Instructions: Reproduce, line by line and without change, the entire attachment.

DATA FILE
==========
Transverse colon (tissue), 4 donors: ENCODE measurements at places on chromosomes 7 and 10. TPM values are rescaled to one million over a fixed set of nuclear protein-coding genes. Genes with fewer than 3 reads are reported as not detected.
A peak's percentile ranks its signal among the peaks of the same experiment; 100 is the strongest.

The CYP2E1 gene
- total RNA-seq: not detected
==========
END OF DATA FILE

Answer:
Transverse colon (tissue), 4 donors: ENCODE measurements at places on chromosomes 7 and 10. TPM values are rescaled to one million over a fixed set of nuclear protein-coding genes. Genes with fewer than 3 reads are reported as not detected.
A peak's percentile ranks its signal among the peaks of the same experiment; 100 is the strongest.

The CYP2E1 gene
- total RNA-seq: not detected